A new study from the University of Kent and Leeds Beckett University found that feelings of shame and stigma at the idea of contracting Covid-19 were linked to lower respect for social distancing and the likelihood of reporting the infection to authorities and potential contacts in Italy, South Korea and the United States.
In contrast, the study found that individuals who believe their government’s response to the Covid-19 pandemic and feel mutual solidarity are more likely to report a contradiction with Covid-19 authorities and acquaintances.
In Italy and South Korea, individuals are more likely to follow social exclusion regulations if they believe their government’s response to a pandemic, while in the U.S., trust does not lead to respect for social distancing.
This could be explained by the behavior of the former administration, which emphasized the values of respect for government and the “First America” policy, while signaling contempt for scientific advice and social distancing.
Many governments around the world have responded to the Covid-19 pandemic by applying locking measures of varying intensity. To be effective, these measures must rely on citizen cooperation.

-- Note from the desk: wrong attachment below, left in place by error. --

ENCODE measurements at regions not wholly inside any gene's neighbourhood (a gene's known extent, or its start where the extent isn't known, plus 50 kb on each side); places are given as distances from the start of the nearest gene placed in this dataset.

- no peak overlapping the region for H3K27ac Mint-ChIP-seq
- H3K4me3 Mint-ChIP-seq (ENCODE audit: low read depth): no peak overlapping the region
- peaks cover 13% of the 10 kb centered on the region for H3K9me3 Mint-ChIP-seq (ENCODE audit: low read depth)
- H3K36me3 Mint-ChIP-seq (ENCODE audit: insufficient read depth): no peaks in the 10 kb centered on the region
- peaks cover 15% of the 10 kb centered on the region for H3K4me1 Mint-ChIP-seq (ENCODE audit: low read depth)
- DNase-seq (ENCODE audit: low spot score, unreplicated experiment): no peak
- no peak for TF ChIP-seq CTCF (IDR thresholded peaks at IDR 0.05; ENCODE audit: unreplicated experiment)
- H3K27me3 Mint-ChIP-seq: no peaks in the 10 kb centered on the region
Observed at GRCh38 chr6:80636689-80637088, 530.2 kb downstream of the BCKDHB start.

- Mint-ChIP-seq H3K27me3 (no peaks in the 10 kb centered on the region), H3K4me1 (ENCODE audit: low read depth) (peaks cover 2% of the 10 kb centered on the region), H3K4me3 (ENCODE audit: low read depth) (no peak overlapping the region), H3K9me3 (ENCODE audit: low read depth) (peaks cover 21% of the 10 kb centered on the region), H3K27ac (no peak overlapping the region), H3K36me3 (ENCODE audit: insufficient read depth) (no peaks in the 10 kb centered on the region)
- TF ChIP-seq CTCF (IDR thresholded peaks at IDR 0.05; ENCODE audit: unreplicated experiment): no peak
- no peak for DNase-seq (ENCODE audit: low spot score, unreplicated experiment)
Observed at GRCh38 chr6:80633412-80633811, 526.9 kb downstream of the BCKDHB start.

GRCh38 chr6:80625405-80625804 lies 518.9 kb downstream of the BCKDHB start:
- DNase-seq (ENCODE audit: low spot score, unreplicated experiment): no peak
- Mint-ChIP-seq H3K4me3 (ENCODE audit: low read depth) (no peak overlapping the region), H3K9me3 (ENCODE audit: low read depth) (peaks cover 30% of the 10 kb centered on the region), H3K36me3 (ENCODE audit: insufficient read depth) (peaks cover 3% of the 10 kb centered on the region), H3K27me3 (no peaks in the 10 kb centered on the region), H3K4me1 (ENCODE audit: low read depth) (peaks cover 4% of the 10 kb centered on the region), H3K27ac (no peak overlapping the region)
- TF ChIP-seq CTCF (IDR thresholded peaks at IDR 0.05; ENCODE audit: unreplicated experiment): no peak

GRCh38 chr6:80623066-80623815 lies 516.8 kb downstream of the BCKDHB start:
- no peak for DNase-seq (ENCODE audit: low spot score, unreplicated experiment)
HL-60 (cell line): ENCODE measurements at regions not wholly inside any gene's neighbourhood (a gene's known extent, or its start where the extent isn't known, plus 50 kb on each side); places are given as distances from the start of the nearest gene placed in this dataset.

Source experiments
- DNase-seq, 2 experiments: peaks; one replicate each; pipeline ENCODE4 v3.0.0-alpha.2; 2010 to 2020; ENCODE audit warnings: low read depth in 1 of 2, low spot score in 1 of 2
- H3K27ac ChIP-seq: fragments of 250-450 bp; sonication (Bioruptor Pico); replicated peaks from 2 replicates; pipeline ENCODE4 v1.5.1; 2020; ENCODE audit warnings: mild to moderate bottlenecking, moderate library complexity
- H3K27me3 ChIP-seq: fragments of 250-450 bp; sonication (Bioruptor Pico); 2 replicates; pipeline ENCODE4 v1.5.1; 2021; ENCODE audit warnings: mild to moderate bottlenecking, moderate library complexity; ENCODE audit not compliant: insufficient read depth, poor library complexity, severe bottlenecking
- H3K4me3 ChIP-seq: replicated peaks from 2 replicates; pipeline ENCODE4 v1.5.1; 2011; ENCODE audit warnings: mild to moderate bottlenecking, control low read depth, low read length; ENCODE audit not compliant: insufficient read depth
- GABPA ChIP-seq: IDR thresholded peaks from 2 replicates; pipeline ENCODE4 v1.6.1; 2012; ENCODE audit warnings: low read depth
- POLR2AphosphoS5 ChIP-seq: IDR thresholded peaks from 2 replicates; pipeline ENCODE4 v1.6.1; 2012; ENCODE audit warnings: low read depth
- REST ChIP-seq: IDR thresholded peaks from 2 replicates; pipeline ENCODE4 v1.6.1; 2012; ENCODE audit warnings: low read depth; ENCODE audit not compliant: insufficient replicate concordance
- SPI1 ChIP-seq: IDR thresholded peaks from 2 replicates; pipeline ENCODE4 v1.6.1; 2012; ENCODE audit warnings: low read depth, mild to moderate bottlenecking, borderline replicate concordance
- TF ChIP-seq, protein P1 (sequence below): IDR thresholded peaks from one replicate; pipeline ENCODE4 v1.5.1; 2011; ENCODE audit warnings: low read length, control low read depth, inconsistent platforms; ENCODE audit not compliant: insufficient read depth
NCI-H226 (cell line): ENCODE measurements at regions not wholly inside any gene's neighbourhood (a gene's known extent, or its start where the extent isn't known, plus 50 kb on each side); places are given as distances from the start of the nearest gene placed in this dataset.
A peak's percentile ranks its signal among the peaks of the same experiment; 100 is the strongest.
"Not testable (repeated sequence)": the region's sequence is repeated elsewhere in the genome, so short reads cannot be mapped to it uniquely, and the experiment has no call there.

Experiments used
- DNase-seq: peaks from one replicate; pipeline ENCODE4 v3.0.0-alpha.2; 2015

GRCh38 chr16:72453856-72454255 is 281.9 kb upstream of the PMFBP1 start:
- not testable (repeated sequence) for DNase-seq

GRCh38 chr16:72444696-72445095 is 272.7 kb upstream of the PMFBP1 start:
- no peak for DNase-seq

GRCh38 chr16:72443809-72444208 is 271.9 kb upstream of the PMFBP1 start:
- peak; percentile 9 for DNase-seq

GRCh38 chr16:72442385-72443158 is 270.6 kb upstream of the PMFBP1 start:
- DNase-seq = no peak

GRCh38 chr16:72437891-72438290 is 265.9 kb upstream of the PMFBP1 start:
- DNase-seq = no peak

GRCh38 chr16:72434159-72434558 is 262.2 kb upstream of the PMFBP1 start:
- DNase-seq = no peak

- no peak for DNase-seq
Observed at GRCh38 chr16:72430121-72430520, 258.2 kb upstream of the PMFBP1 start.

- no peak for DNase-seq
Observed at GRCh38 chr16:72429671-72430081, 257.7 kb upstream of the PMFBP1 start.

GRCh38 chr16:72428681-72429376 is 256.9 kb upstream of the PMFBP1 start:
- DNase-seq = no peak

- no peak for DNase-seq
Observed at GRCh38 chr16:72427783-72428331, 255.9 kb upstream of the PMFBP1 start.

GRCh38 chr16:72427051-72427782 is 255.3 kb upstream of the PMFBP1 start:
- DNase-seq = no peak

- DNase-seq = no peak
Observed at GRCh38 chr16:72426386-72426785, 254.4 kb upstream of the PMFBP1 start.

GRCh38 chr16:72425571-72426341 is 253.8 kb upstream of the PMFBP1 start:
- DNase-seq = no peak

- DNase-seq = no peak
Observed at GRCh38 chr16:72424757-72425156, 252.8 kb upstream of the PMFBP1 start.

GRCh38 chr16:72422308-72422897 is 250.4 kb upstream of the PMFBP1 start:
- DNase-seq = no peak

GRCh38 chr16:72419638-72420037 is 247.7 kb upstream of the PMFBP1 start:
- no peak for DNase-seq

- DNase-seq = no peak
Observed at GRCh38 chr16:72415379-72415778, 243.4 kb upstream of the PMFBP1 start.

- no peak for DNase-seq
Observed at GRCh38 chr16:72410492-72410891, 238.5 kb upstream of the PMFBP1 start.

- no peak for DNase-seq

These discoveries published Limits in psychology suggest that the values of hierarchy and interdependence of governments that force people into obedience could be restored, and even make authorities less likely to seek and test new cases, while people are less likely to comply with regulations. In turn, this can negatively affect public health.
The research, led by dr. Giovanni Travaglino (Kent) et al. Chanki Moon (Leeds Beckett) points out the importance of cooperation and solidarity in explaining people’s respect for the norms of social distancing.
Dr. Travaglino said: “Our research emphasizes the importance of managing the stigma associated with Covid-19, which can undermine government efforts to control it. Governments and decision-makers can achieve better transparency and coherence by focusing on the importance of social cohesion and reliability in their efforts to combat pandemic and manage public responses. ‘
In our research, we found that the role of trust in governments and self-conscious emotions (shame and guilt) are decisive factors for respecting people of social distancing and intent to report infections to health authorities or acquaintances. When governments and decision makers enact policies and regulations regarding Covid-19, they should be aware that stigmatizing or blaming people for the infection could return. Government efforts to build confidence are likely key to overcoming the coronavirus crisis. “
Dr. Chanki Moon, Leeds Beckett University
Travaglino, G, A & Moon, C. (2021) Coherence and self-reporting during the COVID-19 pandemic: An intercultural study of trust and self-conscious emotions in the United States, Italy, and South Korea. Limits in psychology. doi.org/10.3389/fpsyg.2021.565845.